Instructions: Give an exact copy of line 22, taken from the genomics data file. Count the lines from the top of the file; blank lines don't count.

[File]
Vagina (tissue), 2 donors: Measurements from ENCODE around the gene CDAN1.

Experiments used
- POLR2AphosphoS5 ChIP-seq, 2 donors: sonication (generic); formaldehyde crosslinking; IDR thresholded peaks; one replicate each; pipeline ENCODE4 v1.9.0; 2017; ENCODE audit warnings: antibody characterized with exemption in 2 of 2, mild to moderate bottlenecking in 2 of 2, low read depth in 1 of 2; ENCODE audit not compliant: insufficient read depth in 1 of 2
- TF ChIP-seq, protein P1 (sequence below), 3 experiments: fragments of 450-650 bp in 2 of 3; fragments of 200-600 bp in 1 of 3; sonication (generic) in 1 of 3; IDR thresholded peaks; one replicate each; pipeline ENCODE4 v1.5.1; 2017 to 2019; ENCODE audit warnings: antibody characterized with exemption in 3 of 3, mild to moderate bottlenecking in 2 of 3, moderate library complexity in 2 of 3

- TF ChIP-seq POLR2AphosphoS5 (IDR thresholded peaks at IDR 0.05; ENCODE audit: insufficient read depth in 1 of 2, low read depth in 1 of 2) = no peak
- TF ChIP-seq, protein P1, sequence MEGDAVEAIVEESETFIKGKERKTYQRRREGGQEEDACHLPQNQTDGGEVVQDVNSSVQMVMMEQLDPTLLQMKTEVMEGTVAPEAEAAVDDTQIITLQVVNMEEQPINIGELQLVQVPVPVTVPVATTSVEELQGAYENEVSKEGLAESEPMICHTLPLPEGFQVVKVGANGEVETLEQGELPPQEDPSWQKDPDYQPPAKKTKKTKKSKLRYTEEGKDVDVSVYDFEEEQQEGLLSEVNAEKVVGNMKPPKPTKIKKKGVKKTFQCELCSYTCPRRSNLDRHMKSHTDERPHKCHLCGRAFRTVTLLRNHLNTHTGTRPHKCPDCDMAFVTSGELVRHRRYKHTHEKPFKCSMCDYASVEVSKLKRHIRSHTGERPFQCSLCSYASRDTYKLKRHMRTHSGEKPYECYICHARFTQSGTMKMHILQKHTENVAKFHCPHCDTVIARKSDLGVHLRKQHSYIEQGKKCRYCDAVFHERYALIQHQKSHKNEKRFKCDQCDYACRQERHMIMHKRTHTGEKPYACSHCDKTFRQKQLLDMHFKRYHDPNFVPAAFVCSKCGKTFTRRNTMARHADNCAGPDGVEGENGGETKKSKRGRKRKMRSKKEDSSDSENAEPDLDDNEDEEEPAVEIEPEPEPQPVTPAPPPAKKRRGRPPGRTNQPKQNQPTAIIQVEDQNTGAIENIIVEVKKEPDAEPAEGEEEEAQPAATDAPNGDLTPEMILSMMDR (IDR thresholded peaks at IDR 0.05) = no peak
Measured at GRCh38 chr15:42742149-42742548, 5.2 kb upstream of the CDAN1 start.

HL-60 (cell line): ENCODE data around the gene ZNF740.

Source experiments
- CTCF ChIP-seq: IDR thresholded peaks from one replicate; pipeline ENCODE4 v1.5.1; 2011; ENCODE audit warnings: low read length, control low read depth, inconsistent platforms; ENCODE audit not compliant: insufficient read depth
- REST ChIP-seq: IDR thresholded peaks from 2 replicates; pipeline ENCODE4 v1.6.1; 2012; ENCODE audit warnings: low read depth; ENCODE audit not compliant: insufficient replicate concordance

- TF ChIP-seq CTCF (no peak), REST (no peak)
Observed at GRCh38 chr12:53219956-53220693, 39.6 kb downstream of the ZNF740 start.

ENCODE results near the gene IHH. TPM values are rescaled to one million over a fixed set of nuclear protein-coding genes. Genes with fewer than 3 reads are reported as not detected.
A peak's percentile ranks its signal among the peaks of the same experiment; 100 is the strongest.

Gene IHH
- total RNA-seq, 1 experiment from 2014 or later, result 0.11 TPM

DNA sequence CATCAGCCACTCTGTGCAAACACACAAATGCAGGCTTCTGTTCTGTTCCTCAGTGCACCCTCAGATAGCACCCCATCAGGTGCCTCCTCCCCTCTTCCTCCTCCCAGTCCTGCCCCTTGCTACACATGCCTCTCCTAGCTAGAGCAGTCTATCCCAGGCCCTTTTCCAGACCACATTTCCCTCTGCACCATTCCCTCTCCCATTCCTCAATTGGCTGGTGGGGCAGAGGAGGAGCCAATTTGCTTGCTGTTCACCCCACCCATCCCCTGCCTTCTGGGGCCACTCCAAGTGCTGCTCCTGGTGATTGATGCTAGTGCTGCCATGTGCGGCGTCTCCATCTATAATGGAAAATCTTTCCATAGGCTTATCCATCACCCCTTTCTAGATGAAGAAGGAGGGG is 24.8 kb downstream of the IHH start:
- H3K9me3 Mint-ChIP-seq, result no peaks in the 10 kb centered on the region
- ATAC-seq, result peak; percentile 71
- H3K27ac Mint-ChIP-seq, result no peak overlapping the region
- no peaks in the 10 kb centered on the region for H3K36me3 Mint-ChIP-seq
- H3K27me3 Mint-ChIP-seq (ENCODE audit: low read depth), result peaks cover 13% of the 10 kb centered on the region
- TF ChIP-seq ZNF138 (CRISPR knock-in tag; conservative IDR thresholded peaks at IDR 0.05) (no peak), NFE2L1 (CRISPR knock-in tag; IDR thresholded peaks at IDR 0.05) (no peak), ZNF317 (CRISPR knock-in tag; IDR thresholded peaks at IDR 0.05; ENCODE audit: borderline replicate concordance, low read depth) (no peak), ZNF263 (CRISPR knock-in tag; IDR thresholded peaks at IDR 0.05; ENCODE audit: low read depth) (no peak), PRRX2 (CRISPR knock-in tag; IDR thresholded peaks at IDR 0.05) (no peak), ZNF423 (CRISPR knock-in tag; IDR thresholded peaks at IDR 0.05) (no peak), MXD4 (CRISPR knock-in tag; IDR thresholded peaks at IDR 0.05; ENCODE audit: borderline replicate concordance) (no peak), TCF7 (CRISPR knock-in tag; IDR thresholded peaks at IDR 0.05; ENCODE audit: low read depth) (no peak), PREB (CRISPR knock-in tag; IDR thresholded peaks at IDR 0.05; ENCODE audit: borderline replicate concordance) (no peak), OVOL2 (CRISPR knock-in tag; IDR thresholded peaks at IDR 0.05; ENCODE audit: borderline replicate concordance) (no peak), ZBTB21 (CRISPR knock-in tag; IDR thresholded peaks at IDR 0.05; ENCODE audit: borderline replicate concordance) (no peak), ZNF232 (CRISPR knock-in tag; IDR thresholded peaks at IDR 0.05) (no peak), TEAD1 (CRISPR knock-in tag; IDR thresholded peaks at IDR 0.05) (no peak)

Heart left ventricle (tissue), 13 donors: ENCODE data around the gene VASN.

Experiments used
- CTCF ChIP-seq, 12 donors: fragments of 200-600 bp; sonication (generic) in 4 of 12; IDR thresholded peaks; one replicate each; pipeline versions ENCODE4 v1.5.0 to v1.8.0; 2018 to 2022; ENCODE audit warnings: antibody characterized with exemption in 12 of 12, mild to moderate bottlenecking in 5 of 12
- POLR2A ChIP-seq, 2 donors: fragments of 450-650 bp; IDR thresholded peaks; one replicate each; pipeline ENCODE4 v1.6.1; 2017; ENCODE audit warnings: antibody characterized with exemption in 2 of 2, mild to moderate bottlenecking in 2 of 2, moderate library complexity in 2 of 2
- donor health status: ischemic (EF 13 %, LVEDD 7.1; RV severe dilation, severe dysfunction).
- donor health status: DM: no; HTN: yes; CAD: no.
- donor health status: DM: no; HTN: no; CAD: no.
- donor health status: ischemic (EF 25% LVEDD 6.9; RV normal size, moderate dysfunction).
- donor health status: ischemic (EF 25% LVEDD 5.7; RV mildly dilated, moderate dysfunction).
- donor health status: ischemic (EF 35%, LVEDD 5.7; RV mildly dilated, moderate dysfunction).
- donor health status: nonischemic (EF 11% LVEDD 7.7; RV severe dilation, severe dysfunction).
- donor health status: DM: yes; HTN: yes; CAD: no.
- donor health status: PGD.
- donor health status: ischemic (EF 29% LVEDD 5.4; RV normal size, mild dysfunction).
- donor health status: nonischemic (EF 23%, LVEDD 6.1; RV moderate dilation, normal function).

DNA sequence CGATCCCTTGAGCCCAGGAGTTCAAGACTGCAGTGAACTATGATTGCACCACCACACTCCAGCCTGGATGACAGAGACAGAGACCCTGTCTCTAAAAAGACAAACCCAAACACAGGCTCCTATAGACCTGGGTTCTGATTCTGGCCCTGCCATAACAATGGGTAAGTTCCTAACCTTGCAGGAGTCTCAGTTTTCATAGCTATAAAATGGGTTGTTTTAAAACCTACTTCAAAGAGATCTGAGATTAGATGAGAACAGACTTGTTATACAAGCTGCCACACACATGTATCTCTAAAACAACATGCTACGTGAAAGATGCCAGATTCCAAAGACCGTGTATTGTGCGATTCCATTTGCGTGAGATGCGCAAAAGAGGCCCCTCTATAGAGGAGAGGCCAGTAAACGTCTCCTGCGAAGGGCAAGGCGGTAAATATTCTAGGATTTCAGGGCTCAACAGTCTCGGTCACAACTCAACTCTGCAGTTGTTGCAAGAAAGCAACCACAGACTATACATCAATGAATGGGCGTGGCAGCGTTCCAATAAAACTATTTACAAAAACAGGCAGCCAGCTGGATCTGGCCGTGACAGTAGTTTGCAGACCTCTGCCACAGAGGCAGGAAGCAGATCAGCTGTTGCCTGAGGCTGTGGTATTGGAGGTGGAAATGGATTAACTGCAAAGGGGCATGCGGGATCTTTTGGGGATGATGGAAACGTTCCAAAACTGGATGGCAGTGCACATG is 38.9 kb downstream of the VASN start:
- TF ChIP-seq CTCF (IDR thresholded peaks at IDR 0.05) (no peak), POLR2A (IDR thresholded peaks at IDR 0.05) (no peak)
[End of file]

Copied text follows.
- no peaks in the 10 kb centered on the region for H3K36me3 Mint-ChIP-seq